'Great, funny' New London couple, 78 and 74, become U.S. citizens
New London — If you sat with them for an hour, you might believe that the tale of the Tejedas, grayed but vibrant, is too good to be true.
It begins in a small town in the Dominican Republic, where Patricio Antonio Tejeda Diaz and Candida Arias de Tejeda, 78 and 74, respectively, played together as children.
It weaves on through adversity and triumph, taking the Tejedas from their island nation to Massachusetts, South Carolina and ultimately this diverse, small city by the water.
And, though it hasn’t ended, it hit another high point April 5, when each became a U.S. citizen after a yearslong effort complicated by botched documents and poor communication.
Speaking through a translator this week, Candida laughed when asked what she would say to people who think becoming a citizen is easy.
“It’s hard,” she said. “But if you put love and respect into the process, you’ll be able to accomplish what you set out to do.”
Ups and downs
The Tejedas came to the United States in 1996 as legal permanent residents after one of their daughters, a U.S. citizen, petitioned for them.
Candida, a teacher, and Patricio, a police officer, were sad to leave their professions and their other two children behind. But they had visited the United States before and knew they wanted to call it home.
After seven years in Massachusetts, they moved to South Carolina on a whim, buying a house and finding new jobs — Patricio worked for the United Parcel Service, Candida became a certified nursing assistant — only to lose it all during the Great Recession.
They came to Connecticut out of necessity — Candida’s sister was here with her niece — but fell in love with New London.
"There's no other place like it," Candida said. "We don't want to move anywhere else."
They were content with their legal status until about 2016, when they decided to apply for citizenship.
Asked what changed, Candida’s response was simple.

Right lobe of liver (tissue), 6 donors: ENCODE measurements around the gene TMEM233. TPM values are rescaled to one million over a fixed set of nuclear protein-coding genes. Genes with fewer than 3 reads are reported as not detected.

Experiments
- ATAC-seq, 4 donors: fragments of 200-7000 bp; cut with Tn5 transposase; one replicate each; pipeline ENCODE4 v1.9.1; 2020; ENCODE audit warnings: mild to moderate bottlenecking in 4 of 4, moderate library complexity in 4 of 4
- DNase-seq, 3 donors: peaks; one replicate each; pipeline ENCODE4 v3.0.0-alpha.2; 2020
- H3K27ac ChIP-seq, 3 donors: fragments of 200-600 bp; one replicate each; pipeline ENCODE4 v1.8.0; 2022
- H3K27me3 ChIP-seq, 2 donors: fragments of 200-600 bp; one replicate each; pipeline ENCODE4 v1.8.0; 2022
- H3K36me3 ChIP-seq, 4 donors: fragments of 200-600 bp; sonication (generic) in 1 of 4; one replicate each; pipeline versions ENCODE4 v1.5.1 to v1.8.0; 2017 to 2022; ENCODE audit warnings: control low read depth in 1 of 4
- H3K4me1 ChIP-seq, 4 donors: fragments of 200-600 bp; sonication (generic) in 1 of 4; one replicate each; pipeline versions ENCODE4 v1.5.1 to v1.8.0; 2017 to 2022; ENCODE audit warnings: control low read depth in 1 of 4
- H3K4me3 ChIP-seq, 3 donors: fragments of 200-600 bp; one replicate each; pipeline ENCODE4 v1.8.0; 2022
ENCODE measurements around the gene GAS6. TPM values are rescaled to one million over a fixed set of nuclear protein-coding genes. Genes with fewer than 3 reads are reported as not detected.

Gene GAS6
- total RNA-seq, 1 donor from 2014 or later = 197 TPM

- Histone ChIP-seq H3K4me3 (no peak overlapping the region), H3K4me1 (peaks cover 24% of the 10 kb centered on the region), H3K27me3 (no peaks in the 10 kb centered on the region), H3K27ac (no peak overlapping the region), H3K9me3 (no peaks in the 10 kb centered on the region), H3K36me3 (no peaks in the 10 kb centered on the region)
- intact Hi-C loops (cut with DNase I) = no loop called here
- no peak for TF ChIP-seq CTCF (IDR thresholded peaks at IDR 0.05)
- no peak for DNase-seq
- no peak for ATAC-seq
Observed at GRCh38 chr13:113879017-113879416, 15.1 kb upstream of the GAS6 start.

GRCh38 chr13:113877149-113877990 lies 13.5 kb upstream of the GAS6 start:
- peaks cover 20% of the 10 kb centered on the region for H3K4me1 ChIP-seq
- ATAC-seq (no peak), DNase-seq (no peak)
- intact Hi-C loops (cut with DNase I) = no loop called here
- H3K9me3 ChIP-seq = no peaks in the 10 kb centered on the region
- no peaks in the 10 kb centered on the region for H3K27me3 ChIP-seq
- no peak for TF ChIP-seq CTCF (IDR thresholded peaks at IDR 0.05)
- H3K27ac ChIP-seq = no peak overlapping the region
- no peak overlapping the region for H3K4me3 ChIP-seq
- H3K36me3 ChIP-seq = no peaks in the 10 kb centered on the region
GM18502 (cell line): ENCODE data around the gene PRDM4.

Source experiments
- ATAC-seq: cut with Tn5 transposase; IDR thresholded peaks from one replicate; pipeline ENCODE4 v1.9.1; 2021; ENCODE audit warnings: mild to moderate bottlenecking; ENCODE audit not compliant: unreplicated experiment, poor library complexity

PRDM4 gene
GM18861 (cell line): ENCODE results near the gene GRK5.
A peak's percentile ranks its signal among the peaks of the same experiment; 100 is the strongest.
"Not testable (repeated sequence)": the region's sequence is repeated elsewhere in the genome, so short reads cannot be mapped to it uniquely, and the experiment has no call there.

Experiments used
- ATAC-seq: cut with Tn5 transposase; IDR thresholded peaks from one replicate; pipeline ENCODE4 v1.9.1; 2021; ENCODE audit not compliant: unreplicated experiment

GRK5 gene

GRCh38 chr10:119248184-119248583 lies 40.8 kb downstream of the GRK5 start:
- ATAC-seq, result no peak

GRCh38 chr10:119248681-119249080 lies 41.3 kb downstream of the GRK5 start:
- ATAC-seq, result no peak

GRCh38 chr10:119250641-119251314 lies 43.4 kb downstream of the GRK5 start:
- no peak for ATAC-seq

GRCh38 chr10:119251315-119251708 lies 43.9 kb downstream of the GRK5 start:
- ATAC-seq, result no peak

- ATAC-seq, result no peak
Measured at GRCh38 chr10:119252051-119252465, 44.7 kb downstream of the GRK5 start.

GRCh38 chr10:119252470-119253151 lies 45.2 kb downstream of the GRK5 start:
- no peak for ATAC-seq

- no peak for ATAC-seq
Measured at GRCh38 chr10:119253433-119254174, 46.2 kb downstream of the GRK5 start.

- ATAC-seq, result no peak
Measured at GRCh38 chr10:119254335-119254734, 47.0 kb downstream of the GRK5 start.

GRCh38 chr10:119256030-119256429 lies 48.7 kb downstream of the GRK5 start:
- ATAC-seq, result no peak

“We wanted to vote,” she said.
The Tejedas gathered the documents required by the Department of Homeland Security — proof of entry, marriage certificate, tax returns and mortgage history, to name a few — and sent them to a nonprofit that had promised to help.
But when the nonprofit began missing deadlines and became difficult to reach, the Tejedas looked elsewhere, ultimately finding the New London-based Immigration Advocacy and Support Center.
There, Executive Director Joseph Marino, employee Angela Florez Penilla and volunteer Angela Flores worked tirelessly to gather and file the necessary paperwork.
“We’ve become close,” Marino said, referring to himself, Florez Penilla, Flores and the Tejedas. “We have all bonded, each in our own way.”
The test of their efforts came last month, when the Tejedas each went to an interview in Hartford to determine their fate.
Patricio got along well with his hearing officer, who was born in Puerto Rico.
But Candida’s officer was throwing question after question her way, making Marino nervous: What if Patricio passed but Candida didn’t?
Then she noticed a photo on the wall and asked the officer about his family.
“He just started talking about his kids and calmed down,” Candida said.
“She used her knowledge of psychology on him,” Patricio said, chuckling.
A great, funny couple
Sitting at a table at the Washington Street immigration center, the Tejedas playfully picked on each other.
They were reminiscing about the town where they grew up, for example, when Patricio spoke.
“She fell in love with me right away,” he said.
“You were fearless when you were younger, but not anymore,” she said later to her husband of 56 years, smiling. “Who’s old now?”
Each weekday morning they bring that same energy to Harbor Elementary School, where they have been volunteering as foster grandparents for about two months.
Through the program, run by Nutmeg Big Brothers Big Sisters, they provide help with homework, mentoring or simply support to a handful of handpicked youth.
The program has been around since 1965 and operates all over the state, coordinator Rosalin Alcantara said. At Harbor, five “grandparents” work weekly with at least four children.
“It gives them a purpose outside of their homes ... and a small stipend,” Alcantara said of the volunteers. “But the children benefit also. Sometimes the children don’t receive that love at home, that support and extra help.”
The Tejedas said they already feel close to the children, who daily run to greet them with hugs.
“If you don’t hold on, you will fall with the child,” Patricio said, laughing. “But we love it. We love kids.”
“They are so sweet,” Alcantara said of the Tejedas. “They’re such a great, funny couple.”
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